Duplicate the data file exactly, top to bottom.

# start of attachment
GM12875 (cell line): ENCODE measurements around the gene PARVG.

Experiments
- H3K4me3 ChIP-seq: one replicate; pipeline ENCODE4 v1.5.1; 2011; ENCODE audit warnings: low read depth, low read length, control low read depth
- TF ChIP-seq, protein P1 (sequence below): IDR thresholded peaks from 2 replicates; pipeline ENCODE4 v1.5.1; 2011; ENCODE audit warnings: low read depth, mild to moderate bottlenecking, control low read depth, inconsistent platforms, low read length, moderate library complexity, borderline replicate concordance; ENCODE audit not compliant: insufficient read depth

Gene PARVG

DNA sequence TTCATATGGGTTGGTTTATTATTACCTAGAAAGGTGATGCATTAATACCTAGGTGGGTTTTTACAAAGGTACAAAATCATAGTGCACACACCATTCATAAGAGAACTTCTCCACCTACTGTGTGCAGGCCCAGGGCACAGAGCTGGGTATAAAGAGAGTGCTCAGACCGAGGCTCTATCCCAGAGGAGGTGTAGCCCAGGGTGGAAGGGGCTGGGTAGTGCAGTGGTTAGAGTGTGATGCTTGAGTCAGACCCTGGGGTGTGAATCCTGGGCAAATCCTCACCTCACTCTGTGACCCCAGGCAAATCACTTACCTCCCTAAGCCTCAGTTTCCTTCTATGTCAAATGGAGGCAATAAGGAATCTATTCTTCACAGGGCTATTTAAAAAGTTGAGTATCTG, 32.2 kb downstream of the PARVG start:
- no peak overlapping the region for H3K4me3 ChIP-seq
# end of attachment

GM12875 (cell line): ENCODE measurements around the gene PARVG.

Experiments
- H3K4me3 ChIP-seq: one replicate; pipeline ENCODE4 v1.5.1; 2011; ENCODE audit warnings: low read depth, low read length, control low read depth
- TF ChIP-seq, protein P1 (sequence below): IDR thresholded peaks from 2 replicates; pipeline ENCODE4 v1.5.1; 2011; ENCODE audit warnings: low read depth, mild to moderate bottlenecking, control low read depth, inconsistent platforms, low read length, moderate library complexity, borderline replicate concordance; ENCODE audit not compliant: insufficient read depth

Gene PARVG

DNA sequence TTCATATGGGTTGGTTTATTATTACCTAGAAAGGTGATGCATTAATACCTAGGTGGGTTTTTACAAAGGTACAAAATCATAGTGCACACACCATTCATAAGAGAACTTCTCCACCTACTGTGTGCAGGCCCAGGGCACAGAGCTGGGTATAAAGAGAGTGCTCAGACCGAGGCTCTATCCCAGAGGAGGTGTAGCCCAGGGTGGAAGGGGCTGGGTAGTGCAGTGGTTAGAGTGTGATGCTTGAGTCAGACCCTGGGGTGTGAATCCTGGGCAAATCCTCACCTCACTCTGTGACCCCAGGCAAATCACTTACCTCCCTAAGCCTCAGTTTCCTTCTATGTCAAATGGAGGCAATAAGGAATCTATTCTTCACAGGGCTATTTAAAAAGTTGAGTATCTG, 32.2 kb downstream of the PARVG start:
- no peak overlapping the region for H3K4me3 ChIP-seq